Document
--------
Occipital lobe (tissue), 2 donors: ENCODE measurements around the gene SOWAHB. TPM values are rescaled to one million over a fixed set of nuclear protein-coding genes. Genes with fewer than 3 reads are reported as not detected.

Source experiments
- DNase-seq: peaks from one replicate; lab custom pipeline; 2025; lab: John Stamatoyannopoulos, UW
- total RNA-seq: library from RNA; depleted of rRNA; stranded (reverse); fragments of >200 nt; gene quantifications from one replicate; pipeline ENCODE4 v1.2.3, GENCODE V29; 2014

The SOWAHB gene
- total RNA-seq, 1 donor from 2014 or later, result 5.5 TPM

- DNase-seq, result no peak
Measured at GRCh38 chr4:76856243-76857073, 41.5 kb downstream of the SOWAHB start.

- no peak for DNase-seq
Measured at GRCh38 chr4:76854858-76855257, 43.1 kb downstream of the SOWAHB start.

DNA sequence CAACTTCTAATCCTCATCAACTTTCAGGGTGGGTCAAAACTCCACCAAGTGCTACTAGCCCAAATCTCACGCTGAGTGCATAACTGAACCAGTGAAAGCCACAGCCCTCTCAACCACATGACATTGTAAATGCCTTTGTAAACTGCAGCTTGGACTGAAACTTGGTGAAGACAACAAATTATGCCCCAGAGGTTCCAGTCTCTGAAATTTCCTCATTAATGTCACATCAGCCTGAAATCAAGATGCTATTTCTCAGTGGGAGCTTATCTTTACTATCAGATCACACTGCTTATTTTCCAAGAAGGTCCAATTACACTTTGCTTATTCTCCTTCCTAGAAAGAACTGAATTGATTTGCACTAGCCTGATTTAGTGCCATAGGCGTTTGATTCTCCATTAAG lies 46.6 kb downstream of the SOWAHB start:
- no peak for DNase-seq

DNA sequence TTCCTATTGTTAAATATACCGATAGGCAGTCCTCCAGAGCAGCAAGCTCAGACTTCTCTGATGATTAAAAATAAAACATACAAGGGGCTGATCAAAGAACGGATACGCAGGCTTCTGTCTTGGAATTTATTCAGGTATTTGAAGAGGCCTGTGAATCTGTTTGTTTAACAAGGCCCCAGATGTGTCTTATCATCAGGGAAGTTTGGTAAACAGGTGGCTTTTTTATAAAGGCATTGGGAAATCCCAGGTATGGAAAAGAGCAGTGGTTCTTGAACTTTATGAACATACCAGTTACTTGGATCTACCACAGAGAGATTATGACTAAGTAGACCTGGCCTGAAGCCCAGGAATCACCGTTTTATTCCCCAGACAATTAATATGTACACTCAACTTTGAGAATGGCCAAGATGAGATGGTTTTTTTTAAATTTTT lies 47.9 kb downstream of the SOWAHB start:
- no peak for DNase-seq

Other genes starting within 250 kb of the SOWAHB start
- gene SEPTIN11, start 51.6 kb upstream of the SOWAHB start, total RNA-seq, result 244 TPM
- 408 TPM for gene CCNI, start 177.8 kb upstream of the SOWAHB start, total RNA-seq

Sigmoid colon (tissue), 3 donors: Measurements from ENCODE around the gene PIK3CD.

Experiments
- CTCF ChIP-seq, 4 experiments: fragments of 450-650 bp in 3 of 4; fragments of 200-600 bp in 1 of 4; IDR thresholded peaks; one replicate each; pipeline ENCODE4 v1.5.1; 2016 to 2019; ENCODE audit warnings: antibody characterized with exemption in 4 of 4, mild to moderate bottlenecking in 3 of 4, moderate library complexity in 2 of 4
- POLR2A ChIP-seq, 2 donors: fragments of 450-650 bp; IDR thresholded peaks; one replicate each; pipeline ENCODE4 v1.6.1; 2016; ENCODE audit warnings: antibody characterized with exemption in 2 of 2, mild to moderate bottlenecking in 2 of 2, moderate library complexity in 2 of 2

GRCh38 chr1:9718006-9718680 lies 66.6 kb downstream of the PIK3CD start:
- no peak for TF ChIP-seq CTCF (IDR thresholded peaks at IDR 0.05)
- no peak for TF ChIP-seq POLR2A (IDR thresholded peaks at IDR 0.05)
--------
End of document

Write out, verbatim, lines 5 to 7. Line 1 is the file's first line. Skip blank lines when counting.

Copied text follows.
The SOWAHB gene
- total RNA-seq, 1 donor from 2014 or later, result 5.5 TPM

- DNase-seq, result no peak